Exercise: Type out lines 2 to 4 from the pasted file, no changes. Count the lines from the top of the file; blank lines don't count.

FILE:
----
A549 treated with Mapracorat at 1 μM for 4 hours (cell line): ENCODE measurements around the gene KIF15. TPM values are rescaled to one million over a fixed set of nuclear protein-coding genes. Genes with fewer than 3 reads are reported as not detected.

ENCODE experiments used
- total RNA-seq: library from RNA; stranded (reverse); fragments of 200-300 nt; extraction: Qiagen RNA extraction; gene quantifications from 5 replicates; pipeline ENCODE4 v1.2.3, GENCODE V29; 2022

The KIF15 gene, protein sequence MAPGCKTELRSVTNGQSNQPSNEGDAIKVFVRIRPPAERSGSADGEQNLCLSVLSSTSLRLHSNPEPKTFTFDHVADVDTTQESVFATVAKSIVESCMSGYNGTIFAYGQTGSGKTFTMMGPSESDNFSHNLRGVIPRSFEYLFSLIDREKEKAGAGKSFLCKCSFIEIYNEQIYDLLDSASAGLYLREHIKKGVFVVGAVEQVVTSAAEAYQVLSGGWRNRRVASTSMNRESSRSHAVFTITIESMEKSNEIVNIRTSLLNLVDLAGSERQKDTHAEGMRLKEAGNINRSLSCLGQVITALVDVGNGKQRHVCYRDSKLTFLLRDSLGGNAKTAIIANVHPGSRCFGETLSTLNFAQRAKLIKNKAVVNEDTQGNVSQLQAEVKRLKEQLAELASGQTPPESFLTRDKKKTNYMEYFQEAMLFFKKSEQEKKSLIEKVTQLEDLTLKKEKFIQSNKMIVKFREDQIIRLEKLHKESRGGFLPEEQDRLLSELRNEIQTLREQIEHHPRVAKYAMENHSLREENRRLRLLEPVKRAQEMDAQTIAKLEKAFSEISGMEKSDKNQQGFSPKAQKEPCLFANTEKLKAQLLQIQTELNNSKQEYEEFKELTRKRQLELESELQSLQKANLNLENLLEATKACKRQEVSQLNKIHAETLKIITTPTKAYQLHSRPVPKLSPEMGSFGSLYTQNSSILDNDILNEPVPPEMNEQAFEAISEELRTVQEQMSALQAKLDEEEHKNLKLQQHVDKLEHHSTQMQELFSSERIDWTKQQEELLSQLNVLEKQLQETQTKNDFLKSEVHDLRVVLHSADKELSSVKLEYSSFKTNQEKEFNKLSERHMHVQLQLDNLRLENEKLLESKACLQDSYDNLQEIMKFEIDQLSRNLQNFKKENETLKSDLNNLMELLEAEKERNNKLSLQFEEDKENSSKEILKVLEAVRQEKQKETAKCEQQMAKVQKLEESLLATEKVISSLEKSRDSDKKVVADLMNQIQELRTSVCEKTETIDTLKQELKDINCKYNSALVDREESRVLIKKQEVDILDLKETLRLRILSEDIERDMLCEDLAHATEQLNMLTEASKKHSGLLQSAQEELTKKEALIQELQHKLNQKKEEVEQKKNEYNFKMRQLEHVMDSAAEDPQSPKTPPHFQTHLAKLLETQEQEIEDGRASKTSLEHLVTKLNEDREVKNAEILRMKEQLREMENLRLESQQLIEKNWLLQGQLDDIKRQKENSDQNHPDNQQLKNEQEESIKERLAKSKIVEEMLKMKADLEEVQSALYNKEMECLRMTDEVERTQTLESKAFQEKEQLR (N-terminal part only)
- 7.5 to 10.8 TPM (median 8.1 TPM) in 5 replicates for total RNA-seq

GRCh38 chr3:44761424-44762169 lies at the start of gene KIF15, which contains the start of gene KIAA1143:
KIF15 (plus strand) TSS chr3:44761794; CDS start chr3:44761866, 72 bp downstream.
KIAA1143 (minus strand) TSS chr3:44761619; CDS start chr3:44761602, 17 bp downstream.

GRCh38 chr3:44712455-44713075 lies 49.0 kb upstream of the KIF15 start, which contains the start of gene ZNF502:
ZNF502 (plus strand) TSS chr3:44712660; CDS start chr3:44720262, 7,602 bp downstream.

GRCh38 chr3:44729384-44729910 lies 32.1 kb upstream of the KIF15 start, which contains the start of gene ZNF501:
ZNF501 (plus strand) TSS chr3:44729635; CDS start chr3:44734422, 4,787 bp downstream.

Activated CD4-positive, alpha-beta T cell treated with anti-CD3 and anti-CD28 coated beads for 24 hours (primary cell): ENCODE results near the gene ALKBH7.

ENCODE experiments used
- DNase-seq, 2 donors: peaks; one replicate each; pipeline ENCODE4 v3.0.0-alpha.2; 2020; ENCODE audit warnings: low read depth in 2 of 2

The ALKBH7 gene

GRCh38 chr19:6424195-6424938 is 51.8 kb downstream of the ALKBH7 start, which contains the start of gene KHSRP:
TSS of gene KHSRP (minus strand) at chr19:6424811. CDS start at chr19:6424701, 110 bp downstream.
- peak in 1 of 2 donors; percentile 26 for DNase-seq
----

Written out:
ENCODE experiments used
- total RNA-seq: library from RNA; stranded (reverse); fragments of 200-300 nt; extraction: Qiagen RNA extraction; gene quantifications from 5 replicates; pipeline ENCODE4 v1.2.3, GENCODE V29; 2022

The KIF15 gene, protein sequence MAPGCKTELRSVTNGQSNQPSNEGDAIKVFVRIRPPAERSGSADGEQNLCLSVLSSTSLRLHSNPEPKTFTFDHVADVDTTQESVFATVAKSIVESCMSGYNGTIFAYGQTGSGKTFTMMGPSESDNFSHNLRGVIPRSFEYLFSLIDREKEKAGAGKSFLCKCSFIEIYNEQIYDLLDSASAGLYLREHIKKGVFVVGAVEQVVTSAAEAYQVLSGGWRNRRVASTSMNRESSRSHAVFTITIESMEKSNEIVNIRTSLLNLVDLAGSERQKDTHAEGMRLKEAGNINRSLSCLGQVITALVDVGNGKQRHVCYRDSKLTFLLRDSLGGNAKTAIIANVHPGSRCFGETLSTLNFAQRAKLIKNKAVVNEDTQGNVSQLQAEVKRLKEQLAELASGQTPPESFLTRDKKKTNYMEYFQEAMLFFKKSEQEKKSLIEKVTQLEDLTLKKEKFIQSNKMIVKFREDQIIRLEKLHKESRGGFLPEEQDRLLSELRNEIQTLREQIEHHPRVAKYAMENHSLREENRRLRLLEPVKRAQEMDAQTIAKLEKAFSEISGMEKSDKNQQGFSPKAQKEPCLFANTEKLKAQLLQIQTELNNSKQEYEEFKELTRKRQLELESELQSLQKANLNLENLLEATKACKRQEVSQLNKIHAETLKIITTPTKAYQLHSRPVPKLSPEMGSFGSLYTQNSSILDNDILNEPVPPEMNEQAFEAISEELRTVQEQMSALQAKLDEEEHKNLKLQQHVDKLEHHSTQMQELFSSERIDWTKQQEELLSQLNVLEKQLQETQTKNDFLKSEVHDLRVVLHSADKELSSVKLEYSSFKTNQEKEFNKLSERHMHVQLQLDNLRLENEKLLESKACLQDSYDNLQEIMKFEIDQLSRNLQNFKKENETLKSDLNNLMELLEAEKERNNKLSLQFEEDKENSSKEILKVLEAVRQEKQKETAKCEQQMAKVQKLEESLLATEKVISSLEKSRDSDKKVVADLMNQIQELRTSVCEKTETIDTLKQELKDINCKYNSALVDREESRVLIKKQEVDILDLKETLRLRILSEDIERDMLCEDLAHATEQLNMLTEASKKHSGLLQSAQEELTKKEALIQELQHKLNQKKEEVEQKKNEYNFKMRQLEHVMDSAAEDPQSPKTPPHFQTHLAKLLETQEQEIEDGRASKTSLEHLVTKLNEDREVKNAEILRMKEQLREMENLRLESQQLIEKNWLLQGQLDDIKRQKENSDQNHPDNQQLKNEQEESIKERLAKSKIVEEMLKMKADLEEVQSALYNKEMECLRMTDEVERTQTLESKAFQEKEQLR (N-terminal part only)